When our daughter was a pre-teen, she wanted to put up a poster in her room. We agreed she could decorate her room how she liked, expecting her to pick a musician or actor, but after perusing the choices of posters available, she settled on a simple black and white photo that didn’t reference any movie or TV show, it simply held the words: “The Truth is Out There!” She hung it near her door and every night after tucking her in, I’d turn around and face those words.
Indeed, I’ve come to appreciate the Truth is out there. But it requires a little commitment to uncover it—to separate the wheat from the chaff, to peel off the layers of my own conditioning, to distinguish between Truth and Belief, and not to blindly subscribe to what a Beloved Buddhist Teacher I know refers to as the “fantasies of authority.”
Truth is . . . there is no easy way to go about seeking the Truth. Still, we do. For most of my life I have embarked on this quest. And along the way, I have greatly appreciated reading the words of people who have traveled the path before me. This is truth told not as a dogma, not as knowledge to be understood, not as something to line up with but as a story to inspire us on our own journeys. I love when people share their life stories, their hard-earned “truths”—telling as best as they can what they discovered, what moved them, what real-life struggles they encountered along the way. I guess you could say I loved “memoir” before it was a popular genre.
It started early at age 8 when I read Little House on the Prairie, by Laura Ingalls Wilder. Over the next four years, I read all of the nine books she wrote, immersing myself in the life of a pioneer, struggling against physical odds, braving new territory, crossing America in a covered wagon. Her story captivated my attention. It was real. It was true. It could have been me!
Over the following years I was drawn to other true stories, rushing to read the “Drama in Real Life!” stories reported in the Readers’ Digest Magazines as soon as the latest issue arrived, wondering how I would cope with having my arm mangled in a farm’s thrasher, or whether I could beat off a shark attack.
Sometimes I read stories closer to home like Anne Frank: the Diary of a Young Girl, which was particularly compelling for me because my own mother had been a young child living in Holland during World War II. My mom’s family hid Jews in their house during the war and my grandmother worked for the underground, smuggling weapons—but we never talked about it.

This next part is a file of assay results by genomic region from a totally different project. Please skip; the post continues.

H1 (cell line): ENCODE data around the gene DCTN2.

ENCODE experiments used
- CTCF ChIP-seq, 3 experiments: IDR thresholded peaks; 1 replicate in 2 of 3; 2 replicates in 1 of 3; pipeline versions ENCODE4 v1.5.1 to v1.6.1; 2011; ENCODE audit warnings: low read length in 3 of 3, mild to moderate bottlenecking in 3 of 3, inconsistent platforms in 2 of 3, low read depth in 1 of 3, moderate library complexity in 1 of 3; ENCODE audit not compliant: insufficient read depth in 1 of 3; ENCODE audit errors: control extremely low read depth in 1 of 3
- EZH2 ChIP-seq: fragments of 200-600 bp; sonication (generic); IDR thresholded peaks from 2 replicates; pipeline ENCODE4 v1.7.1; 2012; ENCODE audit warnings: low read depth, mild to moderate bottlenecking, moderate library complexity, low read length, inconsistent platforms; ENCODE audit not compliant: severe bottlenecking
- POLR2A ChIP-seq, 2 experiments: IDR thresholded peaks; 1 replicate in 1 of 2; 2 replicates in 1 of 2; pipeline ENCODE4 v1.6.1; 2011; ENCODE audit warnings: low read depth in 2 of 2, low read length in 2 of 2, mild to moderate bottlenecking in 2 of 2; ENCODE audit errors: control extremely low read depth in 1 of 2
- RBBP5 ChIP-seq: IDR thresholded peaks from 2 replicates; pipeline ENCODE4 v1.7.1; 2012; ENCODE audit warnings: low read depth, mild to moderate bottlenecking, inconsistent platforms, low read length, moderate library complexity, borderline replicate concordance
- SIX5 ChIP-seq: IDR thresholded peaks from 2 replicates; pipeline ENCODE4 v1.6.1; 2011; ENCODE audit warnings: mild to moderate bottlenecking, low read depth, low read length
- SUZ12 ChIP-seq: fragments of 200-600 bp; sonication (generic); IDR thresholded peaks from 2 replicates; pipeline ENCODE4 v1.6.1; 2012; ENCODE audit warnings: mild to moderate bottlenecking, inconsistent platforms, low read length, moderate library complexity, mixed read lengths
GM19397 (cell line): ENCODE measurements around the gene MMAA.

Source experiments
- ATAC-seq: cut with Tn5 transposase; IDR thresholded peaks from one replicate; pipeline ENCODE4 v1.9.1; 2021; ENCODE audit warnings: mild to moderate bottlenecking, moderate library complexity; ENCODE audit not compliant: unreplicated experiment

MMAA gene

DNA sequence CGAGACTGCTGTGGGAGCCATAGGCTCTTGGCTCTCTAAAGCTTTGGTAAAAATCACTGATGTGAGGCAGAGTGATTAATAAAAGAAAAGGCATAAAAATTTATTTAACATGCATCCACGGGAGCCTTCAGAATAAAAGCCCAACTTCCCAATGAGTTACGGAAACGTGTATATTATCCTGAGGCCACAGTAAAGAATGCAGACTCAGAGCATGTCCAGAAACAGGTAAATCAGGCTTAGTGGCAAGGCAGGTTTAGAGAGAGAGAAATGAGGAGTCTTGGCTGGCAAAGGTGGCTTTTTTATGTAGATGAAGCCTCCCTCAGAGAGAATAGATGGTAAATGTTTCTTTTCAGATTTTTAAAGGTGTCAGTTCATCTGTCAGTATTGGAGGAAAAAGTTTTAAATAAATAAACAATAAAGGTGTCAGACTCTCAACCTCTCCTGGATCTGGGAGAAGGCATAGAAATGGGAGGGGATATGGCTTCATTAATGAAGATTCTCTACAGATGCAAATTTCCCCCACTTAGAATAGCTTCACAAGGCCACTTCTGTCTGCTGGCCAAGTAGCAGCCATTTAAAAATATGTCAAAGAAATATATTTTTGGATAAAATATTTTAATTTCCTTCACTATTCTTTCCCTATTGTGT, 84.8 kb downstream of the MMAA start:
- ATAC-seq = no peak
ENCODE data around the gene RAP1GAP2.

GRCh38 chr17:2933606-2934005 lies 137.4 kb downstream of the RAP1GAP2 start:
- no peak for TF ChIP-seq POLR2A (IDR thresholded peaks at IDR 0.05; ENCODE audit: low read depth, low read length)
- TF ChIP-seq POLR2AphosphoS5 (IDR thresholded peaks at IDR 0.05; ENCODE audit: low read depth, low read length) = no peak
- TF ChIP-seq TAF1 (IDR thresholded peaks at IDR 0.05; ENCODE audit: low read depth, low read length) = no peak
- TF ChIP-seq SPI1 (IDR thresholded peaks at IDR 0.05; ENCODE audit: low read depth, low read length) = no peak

At 13, I travelled abroad for two months to visit family. Some of my strongest memories of that visit relate to the two books I read during my stay: Papillon—a memoir by a purportedly falsely convicted felon and fugitive describing his escape from Devil’s Island and how he stayed sane and kept fit during solitary confinement—and the other: Coffee, Tea, or Me?—(alleged) memoirs of the licentious lives of two stewardesses. As I was coming of age that summer, my reading material was quite adult inspiring me to be self-disciplined and brave, relentless in a pursuit of freedom and inviting me to reach out and connect with others in ways as yet unexplored.
Eventually, I became interested, particularly, in Spiritual Memoir. Was there a deeper truth to be discovered? Was there something other than the highs and lows of the material mainstream world worthy of seeking? Was there a freedom that came from inner peace? Was there something like fundamental connection with everything? Was mysticism real? But most importantly, were there people who had set out to answer these questions for themselves—who had set out seeking enlightenment or self-realization—and written about what it was like along the way? People who could show me from the ground up, from the inside out, what a spiritual journey looked like and felt like.
Ultimately my reading forays into spiritual memoir have been fundamentally important on my journey, providing inspiration and direction as well as useful bewilderment—getting me out of me head, out of my own limitations. Always I am searching for more—not more stuff . . . or success . . . or fame, but more intimacy, more connection, more mystery, more awe. These things I frequently find in the pages and between the lines of spiritual memoir.